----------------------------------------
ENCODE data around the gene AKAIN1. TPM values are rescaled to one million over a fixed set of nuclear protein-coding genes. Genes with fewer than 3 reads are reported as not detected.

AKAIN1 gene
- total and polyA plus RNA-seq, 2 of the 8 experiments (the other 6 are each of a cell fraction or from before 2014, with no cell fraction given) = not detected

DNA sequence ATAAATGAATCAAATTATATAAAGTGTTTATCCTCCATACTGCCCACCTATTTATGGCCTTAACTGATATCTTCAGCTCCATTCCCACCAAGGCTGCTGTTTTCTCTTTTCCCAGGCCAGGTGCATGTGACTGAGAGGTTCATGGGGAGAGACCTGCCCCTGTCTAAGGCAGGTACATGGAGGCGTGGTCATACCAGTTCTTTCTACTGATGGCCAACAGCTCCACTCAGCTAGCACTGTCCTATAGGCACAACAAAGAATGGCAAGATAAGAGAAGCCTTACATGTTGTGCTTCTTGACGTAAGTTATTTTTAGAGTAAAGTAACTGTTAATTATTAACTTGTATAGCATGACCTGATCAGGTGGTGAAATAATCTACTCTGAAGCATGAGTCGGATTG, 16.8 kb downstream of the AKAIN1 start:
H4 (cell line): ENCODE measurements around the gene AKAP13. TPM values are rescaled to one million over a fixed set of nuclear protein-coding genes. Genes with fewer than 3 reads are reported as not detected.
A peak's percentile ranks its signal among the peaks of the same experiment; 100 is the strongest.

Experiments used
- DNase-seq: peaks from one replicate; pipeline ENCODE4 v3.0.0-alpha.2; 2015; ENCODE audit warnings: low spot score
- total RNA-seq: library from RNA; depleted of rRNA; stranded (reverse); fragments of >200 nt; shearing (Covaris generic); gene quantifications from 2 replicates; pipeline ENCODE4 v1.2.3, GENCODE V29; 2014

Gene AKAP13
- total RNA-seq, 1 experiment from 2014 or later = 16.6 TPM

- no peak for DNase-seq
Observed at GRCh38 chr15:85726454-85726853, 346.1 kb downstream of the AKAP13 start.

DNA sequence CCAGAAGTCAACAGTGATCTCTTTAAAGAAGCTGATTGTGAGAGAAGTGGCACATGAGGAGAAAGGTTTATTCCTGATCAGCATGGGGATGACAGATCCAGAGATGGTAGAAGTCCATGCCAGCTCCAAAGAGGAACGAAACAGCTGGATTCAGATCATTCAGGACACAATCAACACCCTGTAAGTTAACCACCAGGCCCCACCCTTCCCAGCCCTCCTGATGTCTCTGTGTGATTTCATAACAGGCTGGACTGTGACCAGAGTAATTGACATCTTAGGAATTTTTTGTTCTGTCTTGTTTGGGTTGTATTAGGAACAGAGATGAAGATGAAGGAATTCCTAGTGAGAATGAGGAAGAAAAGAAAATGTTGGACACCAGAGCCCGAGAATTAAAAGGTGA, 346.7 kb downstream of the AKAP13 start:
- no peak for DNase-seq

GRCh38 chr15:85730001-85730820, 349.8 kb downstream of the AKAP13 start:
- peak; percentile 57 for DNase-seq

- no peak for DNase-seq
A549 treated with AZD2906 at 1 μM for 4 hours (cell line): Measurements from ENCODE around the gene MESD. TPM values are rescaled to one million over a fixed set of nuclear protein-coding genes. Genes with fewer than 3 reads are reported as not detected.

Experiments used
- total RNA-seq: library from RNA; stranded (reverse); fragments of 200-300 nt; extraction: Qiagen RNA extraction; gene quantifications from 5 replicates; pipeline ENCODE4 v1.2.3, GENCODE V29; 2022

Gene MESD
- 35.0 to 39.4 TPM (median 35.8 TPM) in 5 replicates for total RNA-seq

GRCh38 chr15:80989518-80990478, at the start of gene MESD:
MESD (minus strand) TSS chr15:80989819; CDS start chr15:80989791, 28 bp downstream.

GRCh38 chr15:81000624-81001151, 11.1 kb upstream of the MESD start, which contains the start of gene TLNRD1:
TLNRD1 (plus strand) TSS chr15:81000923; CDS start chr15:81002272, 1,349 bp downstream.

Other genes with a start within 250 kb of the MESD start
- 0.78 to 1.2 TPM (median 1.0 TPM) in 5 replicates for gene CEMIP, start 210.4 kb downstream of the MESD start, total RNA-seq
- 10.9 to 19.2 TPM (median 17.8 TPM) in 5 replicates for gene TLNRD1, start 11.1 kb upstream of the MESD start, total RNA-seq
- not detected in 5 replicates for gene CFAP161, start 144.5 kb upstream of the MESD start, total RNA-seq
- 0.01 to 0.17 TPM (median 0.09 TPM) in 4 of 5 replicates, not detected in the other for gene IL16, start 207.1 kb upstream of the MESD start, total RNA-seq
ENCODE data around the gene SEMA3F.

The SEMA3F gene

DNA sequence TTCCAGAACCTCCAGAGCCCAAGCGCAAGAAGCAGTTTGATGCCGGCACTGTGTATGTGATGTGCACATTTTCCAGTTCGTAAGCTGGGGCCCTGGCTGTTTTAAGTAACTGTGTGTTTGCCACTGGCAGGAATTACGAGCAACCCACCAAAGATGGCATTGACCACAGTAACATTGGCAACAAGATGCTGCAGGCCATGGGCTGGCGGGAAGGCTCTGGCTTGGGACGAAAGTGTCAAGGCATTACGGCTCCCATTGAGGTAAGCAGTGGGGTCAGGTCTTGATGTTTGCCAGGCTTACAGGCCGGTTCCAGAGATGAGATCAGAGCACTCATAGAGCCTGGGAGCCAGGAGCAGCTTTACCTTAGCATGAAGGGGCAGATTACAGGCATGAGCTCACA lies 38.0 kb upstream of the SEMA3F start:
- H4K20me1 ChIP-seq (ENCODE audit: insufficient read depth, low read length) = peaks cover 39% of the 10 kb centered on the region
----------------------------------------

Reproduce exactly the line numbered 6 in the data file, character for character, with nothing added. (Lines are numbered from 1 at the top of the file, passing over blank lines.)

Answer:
A peak's percentile ranks its signal among the peaks of the same experiment; 100 is the strongest.